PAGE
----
In order to achieve the most desired characteristics, a dried but unexpanded protective coating according to the invention preferably has a thickness that is at least, with increasing preference in the order given, 12, 15, 18, 21, 24, 27, or 30 μm and independently preferably is, primarily for reasons of economy, not more than 100, 75, 65, 55, 45, or 35 μm. Also, of course, when used on grates, coatings according to the invention normally should not be so thick as to make the grates impermeable to fluids.
When a dried coating according to the invention has accumulated a sufficient amount of paint on its surface, the coating is preferably caused to break apart and dislodge itself from the substrate by immersion in hot water, although spraying of hot water and/or steam, hot air, or other methods of heating can also be used. Hot water is preferred when practical, because heat transfer from it to the coating is relatively efficient and dislodgement and separation are facilitated by the fact that the coating, at least if it is one of the most preferred embodiments, will float on water after the irreversible expansion of the microballoons occurs, but not before. In particular, hot water with a temperature that preferably is at least, with increasing preference in the order given, 80, 82, 84, 86, 88, 90, or 92° C. is used. Although the use of still higher temperature water has no adverse effect on the break up and dislodgement of the coating, it does not provide much if any practically higher break up and dislodgement speed and does require a higher energy cost. Therefore, when hot water is used for this purpose, its temperature independently preferably is not more than, with increasing preference in the order given, 98, 96, or 94° C. If steam, air, or another purely gaseous heat transfer medium is used, substantially higher temperatures than these for the heat transfer medium are preferred to compensate for the relatively slow heat transport capacity of a gas.
Highly preferred coatings according to the invention break apart within a few minutes when immersed in hot water at a preferred temperature and float to the top of the vessel in which they are immersed, thereby making possible a facile separation by skimming off the broken particles formed. Any tacky paint that may separate during the breakup and dislodgement process normally is detackified by residual components (A) and (B) of the coating. Component (A) has the major detackifying effect, but component (B) also aids in detackification by forming water-insoluble particles that stick to tacky paint surfaces and thereby reduce the effectively tacky area of any originally tacky surface. As a consequence of the combined action of these two components, the skimmed particles of the coating do not stick readily to any other surfaces with which they may come into contact. Therefore, after broken up particles of the coating have been skimmed off the surface of hot water in which a coated substrate according to the invention was immersed to break up the coating, the substrate may normally be removed from the hot water, dried, and then recoated with a coating composition according to the invention for continued use, and such coating and dislodgement cycles may be continued as many times as desired on the same substrate.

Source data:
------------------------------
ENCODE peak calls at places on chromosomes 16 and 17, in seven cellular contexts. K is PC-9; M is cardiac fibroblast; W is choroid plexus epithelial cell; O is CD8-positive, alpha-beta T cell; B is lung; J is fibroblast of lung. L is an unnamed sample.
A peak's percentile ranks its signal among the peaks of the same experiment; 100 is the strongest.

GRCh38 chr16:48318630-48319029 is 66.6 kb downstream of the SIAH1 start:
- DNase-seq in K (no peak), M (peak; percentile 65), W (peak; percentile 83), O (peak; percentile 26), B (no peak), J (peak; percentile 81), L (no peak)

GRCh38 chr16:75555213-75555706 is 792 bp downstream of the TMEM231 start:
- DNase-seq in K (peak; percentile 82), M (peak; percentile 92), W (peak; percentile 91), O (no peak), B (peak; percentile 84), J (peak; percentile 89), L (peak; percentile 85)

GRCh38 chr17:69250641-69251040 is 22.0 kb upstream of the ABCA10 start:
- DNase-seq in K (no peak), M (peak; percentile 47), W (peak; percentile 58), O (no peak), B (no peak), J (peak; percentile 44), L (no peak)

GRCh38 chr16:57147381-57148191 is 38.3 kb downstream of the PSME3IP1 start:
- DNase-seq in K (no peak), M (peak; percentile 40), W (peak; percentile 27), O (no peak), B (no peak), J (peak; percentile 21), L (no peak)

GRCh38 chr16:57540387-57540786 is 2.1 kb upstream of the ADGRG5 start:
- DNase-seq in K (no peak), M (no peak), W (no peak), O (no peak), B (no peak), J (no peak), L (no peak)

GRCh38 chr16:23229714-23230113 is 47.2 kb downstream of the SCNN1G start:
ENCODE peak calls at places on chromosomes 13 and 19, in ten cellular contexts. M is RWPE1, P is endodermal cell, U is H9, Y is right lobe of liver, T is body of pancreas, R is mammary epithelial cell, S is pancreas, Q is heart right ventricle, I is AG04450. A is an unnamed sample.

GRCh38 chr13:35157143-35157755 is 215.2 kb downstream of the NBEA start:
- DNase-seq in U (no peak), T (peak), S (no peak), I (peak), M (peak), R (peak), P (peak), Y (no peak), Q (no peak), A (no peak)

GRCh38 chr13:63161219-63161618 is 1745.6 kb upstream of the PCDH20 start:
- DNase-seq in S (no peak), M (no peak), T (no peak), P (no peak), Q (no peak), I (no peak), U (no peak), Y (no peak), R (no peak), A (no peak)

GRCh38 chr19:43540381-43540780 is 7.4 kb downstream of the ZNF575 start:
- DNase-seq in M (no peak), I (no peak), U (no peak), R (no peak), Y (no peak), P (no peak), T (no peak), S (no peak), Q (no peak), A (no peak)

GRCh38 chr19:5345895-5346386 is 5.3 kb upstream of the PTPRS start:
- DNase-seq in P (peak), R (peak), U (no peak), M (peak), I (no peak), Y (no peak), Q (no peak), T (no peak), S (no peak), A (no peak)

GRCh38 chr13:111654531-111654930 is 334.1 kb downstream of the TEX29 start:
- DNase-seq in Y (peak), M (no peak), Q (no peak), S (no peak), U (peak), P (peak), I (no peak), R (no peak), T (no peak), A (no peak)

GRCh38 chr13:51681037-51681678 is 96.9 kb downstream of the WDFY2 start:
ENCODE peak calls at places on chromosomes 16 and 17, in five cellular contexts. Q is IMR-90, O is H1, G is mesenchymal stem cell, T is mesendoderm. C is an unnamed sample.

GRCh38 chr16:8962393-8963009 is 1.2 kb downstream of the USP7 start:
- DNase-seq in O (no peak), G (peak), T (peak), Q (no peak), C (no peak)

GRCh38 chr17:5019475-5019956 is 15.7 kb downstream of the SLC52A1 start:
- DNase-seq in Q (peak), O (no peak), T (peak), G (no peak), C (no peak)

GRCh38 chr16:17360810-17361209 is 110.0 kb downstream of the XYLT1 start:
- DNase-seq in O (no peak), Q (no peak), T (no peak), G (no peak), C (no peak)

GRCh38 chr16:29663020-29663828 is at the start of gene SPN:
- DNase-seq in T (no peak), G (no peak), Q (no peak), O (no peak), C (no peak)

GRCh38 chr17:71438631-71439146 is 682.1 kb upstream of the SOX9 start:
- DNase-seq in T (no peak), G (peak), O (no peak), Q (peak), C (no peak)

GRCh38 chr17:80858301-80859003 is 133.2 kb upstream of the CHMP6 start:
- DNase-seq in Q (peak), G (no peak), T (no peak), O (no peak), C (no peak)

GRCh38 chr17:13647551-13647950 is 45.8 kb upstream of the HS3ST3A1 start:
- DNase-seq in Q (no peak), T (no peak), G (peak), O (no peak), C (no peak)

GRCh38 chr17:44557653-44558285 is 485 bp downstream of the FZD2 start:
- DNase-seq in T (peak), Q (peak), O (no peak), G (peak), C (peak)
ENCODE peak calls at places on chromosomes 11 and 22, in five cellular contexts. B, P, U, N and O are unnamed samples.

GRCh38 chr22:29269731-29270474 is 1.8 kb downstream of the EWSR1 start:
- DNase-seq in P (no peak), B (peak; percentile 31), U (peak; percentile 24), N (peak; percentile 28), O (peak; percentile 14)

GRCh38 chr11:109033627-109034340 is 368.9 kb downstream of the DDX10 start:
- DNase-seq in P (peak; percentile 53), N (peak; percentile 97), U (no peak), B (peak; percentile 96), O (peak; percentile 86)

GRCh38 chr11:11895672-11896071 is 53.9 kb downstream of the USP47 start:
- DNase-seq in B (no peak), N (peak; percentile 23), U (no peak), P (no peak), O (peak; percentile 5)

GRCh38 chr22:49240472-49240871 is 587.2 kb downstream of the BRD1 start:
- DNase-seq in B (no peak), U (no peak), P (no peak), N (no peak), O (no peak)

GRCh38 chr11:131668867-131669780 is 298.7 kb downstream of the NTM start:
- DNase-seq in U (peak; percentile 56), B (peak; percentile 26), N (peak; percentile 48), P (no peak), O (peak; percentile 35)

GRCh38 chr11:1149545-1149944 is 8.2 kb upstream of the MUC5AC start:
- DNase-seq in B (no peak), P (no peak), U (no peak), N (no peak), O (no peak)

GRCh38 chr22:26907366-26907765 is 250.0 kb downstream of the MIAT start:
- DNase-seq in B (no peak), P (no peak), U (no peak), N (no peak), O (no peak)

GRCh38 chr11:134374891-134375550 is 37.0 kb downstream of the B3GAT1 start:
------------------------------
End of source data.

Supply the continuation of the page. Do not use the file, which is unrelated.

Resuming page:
The invention may be further appreciated by consideration of the following examples, and its benefits may be appreciated by comparison with other methods.
CYANAMER™ N-100L polyacrylamide solution in water, reported by its supplier to contain 50-52% of polyacrylamide, was obtained commercially from Cytek Industries.
FLEXBOND™325 latex dispersion of a copolymer of vinyl acetate and acrylate, reported by its supplier to contain 55.8% solids of a polymer with a glass transition temperature of 15° C. dispersed in water, was obtained commercially from Air Products and Chemicals.
EXPANCEL™642 WU and 820 DU grades of gas filled microballoons were obtained commercially from Expancel Inc. as noted above. Grade 642 WU is reported by its supplier to contain 65% of microballoons with diameters ranging from 3 to 30 μm, with the balance of the material being water in which the microballoons are dispersed; grade 820 DU is reported by its supplier to be 100% microballoons with diameters ranging from 10 to 16 μm. For both grades, the filling gas is reported to be iso-butane and the polymer walls to be made of acrylonitrile-vinylidene chloride copolymer.
KELZAN™ AR xanthan gum powder was commercially obtained from the Kelco division of Merck & Co., Inc. and is reported by its supplier to contain 86-92% solids of xanthan gum (which is constituted of polymers of β-1,4-linked D-glucose units) that has been modifed to give lower viscosity at low shear rates than unmodified natural xanthan gum. For example, a solution of 0.3% of each of potassium chloride and KELZAN™ AR in water has a viscosity of about 800 cps at a shear rate of 0.1 reciprocal seconds (hereinafter usually abbreviated as "sec-1 "), whereas an otherwise identical solution of natural xanthan gum has a viscosity of almost 10,000 cps. At a shear rate of 10 sec-1, the viscosities of these solutions are about 100 and 500 cps respectively. K8C241™ unmodified xanthan gum was also obtained commercially from Kelco.